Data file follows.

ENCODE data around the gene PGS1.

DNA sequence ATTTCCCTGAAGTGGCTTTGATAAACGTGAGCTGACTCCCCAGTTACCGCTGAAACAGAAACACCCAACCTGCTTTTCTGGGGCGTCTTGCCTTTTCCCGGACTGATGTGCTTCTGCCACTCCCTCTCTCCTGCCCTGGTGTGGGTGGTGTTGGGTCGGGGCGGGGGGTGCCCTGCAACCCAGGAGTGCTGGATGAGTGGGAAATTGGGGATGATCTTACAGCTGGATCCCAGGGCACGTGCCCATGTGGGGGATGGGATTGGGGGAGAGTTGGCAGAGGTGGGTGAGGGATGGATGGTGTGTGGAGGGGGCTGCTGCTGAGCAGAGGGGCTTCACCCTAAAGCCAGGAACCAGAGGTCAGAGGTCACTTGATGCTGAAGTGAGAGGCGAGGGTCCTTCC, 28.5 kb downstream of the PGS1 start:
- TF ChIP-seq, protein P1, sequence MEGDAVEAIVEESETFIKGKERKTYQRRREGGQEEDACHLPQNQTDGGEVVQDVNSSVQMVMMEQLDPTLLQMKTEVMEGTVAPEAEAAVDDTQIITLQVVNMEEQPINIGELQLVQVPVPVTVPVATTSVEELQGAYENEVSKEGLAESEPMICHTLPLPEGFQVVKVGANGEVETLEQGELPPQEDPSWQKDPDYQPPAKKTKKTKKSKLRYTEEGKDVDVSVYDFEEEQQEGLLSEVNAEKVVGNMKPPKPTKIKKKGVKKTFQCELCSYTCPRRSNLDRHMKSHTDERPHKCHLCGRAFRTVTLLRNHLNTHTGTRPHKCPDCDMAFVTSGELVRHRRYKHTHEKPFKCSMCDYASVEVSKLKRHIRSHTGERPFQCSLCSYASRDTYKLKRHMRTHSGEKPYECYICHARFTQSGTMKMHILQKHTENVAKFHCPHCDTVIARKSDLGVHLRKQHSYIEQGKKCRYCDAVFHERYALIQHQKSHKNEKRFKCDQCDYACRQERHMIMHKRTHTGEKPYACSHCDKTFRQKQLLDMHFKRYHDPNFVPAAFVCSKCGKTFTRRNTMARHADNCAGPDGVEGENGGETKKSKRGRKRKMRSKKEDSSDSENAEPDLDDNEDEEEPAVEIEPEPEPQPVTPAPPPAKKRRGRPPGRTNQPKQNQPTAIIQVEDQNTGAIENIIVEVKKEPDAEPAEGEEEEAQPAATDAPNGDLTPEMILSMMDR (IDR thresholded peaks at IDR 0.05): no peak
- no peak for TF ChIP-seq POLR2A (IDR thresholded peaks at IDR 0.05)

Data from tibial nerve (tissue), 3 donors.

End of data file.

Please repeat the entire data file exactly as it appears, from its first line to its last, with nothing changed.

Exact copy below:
ENCODE data around the gene PGS1.

DNA sequence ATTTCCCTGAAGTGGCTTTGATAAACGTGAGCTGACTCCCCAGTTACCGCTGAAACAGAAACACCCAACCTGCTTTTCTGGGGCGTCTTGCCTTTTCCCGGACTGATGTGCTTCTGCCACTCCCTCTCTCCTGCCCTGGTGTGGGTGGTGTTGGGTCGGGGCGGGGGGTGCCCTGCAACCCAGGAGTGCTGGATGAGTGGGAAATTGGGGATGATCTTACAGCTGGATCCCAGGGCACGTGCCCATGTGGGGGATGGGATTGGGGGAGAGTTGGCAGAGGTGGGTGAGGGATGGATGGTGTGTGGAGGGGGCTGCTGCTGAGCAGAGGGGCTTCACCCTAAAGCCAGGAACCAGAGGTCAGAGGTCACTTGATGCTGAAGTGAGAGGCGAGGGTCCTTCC, 28.5 kb downstream of the PGS1 start:
- TF ChIP-seq, protein P1, sequence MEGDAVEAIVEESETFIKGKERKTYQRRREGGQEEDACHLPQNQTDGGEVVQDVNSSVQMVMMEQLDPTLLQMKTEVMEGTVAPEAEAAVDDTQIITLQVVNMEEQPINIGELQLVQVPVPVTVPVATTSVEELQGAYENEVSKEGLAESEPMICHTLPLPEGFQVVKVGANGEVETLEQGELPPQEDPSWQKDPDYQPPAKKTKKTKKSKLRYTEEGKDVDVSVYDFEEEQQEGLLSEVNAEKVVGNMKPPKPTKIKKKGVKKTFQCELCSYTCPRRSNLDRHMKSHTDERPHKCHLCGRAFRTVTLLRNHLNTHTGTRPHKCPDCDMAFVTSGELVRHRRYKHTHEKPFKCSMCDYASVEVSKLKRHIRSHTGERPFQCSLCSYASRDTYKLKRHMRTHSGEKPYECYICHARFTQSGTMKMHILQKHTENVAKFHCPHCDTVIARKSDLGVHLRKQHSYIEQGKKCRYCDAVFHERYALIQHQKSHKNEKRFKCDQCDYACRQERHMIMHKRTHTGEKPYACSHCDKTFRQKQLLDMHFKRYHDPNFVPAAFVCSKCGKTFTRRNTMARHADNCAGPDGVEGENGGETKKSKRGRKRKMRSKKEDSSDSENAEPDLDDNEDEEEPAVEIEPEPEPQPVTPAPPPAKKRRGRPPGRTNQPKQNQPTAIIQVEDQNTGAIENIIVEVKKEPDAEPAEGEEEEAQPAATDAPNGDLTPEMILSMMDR (IDR thresholded peaks at IDR 0.05): no peak
- no peak for TF ChIP-seq POLR2A (IDR thresholded peaks at IDR 0.05)

Data from tibial nerve (tissue), 3 donors.